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Will Sh1,000 buy you more or less after Budget?

By Dominic Omondi | June 14th 2019 at 12:00:00 GMT +0300

Kenyan Shillings: stack of 10 x 10 x 1,000 note.The highest denomination in Kenya. [File, Standard]

It is too early to tell what the net effect of the new tax measures proposed by Treasury Cabinet Secretary Henry Rotich will be for most Kenyans.

But if the past can be our crystal ball, the situation will barely be favourable. This is because the few good tidings Kenyans have had recently were more from God’s favour rather than actions of the Government.

And if nature will not be as kind this year (the long rains have been disappointing) and Rotich’s taxes are punitive, the shiny new Sh1,000 banknote will not be worth much to consumers.  

Most Kenyans will be praying that even if the Government does make their lives better, it should at least not leave them more miserable.

For part of the 2018/19 financial year, good rains have only been blotted by the eight per cent valued added tax on fuel that Rotich introduced last year. Tax is one of the many cost components of a commodity or service.

So far, inflation - the rate at which the prices of goods and services increase - has been moderate, largely because of rain. Towards the end of last year, the skies opened up with the country’s silos filling to the brim.

This bumper harvest helped contain the prices of foodstuff.

And because food and beverage tend to take up a huge chunk of most households’ budget, spending on unga, sugar, milk and other essential products was not as prohibitive as it was in 2017 when the country experienced a debilitating drought.

Indeed, by end of May, for every Sh1,000 a typical Kenyan household earned, Sh360 went to food and non-alcoholic beverages, according to figures from the Kenya National Bureau of Statistics (KNBS).

And while the cost of food and beverage - and many other consumer commodity groups such as housing and electricity, communication and home furnishing- remained unchanged, the cost of transport went up. And the Government is to blame.

In the 2018/19 financial year, Rotich introduced an eight per cent value added tax (VAT) on petroleum products, which sent up the cost of transportation.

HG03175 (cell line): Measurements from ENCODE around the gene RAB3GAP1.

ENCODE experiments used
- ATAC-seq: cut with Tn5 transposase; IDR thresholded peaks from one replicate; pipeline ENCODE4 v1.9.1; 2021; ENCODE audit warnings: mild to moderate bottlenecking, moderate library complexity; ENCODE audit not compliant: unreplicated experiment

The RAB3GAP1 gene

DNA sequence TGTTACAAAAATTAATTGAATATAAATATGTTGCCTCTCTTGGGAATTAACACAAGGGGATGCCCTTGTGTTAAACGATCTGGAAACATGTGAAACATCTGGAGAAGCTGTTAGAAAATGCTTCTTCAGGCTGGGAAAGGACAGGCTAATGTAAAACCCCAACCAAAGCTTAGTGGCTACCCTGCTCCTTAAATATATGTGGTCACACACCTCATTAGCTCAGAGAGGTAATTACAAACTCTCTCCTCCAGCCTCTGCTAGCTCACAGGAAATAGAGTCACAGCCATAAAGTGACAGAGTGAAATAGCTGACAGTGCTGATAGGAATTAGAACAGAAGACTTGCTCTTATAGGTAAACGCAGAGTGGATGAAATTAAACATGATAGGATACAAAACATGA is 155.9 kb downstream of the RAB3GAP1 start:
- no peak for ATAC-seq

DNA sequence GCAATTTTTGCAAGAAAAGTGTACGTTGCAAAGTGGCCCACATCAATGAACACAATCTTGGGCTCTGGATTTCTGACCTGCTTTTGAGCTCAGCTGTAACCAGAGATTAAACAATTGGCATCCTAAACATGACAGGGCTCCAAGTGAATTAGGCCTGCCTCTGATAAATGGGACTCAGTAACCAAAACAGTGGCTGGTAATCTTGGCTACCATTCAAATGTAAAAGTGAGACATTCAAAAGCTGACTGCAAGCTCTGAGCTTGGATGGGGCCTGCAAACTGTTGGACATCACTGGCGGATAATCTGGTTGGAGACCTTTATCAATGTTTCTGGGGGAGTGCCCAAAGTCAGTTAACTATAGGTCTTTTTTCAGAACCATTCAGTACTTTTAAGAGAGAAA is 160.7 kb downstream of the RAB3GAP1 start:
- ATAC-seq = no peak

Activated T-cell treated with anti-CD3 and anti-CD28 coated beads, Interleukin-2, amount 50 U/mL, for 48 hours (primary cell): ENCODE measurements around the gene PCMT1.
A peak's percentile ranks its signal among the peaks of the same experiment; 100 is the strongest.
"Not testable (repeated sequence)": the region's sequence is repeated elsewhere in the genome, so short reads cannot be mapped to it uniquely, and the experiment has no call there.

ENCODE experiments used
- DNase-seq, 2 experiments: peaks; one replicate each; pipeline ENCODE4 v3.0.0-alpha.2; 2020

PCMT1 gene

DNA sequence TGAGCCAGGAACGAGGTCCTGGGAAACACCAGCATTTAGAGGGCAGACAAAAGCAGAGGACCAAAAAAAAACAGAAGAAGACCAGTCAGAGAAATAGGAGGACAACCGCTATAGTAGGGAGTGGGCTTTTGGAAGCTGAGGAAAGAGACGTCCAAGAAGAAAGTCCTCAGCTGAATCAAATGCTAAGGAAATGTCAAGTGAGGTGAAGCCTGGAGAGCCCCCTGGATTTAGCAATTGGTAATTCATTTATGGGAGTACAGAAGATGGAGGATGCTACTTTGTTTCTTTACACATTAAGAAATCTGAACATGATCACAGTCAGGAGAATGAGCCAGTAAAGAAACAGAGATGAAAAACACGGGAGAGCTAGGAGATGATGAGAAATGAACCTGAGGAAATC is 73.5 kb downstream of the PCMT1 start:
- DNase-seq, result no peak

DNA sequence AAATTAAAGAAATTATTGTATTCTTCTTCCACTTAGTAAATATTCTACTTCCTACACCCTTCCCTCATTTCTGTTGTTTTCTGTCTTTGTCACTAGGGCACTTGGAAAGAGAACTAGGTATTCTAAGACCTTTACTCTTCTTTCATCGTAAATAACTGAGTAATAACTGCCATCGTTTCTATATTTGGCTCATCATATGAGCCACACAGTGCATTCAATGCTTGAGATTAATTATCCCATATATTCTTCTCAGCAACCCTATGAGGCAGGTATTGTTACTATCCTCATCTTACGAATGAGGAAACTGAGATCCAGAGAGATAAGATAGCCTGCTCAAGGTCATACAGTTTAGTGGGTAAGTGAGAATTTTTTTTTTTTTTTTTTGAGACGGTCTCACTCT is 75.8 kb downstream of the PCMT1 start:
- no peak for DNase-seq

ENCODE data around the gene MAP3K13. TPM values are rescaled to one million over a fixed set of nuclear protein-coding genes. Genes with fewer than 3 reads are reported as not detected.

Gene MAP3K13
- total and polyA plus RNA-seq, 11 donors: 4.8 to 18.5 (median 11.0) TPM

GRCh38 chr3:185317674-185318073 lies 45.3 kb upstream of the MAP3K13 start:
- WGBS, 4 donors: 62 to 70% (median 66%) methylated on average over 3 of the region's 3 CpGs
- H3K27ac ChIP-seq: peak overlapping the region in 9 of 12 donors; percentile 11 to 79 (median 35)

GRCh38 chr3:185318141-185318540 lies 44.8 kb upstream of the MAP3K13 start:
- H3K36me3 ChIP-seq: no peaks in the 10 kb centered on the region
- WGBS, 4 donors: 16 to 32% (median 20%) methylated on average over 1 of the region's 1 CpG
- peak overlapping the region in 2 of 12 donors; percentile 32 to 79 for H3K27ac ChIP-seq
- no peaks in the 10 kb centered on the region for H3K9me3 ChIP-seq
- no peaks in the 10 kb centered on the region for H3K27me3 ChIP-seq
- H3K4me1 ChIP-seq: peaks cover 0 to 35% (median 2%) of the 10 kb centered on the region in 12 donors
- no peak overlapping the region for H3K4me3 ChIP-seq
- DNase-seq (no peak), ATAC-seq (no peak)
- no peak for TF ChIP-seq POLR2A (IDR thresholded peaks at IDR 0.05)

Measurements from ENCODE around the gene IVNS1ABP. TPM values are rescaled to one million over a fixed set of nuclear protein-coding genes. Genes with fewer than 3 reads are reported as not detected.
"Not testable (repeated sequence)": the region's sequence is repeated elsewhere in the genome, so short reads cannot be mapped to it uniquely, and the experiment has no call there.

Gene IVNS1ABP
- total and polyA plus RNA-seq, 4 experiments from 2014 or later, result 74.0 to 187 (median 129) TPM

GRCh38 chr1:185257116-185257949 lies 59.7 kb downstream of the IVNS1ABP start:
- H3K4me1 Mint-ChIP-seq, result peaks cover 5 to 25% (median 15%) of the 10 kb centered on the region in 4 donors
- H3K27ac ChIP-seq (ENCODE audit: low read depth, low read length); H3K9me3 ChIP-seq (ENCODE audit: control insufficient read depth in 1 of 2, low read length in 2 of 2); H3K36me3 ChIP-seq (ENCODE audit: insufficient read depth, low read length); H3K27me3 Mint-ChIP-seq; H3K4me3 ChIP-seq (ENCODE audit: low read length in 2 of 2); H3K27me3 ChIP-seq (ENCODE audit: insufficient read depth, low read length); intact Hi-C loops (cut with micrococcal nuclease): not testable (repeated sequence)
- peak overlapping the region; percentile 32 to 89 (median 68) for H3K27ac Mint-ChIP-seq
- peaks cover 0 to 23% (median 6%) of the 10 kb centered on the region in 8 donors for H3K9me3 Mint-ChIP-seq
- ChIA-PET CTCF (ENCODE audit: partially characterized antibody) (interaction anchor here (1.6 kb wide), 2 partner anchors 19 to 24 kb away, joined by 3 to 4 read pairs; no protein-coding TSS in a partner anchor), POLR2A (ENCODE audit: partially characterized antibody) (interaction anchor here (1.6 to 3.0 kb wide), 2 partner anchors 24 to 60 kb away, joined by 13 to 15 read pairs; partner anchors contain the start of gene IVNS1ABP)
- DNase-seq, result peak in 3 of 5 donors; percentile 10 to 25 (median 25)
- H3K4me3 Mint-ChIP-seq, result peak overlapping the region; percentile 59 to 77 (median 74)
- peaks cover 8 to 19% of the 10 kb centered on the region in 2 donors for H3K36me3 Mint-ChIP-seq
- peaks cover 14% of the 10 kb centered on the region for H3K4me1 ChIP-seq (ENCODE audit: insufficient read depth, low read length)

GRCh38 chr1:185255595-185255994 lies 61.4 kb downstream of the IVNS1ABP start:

For every Sh100 a household spent in May 2019, Sh11 went to transport -  bus fares or fueling a car. This was an increase of 28 per cent compared to Sh8.60 that was spent in the same month last year.

Even more foreboding is that global prices of crude oil, currently at $76 (Sh7,600) per barrel, are likely to breach the $100 (Sh10,000) level by end of the year. This will seriously hit most Kenyans as petroleum products are critical for most sectors including agriculture, manufacturing and transport.

Scholastica Odhiambo, an Economics lecturer at Maseno University, says the prospects are no brighter in the coming financial year.

“The budget is likely to be incremental on normal taxes such as cigarette and beer. But the cost of living will generally be worse,” she told The Standard prior to the Budget Speech yesterday.

Dr Odhiambo says money circulation has been low as some people have hoarded cash. As a result, purchasing power also declined as businesses struggled from low demand.

Real wages

Figures from the national statistician, however, tell a different story.  In 2018, real wages were generally better for Kenyans, according to KNBS.  And thanks, again, to favourable weather which boosted the agricultural sector, the mainstay of the economy and the country’s biggest employer.

The 2019 Economic Survey showed that real wages – those which have been adjusted for inflation – increased by 3.2 per cent in 2018 compared to a decline of 2.7 per cent recorded in 2017 as the economy generated an extra Sh1.15 trillion in the 12 months. It was a major improvement in the cost of living.

But it would have been even better, were it not for the many taxes Rotich introduced in his last budget. Besides VAT on petroleum products, other levies the government introduced include increased excise duty on airtime, Internet data and other financial transactions.

Rotich also introduced presumptive tax on small businesses.

 


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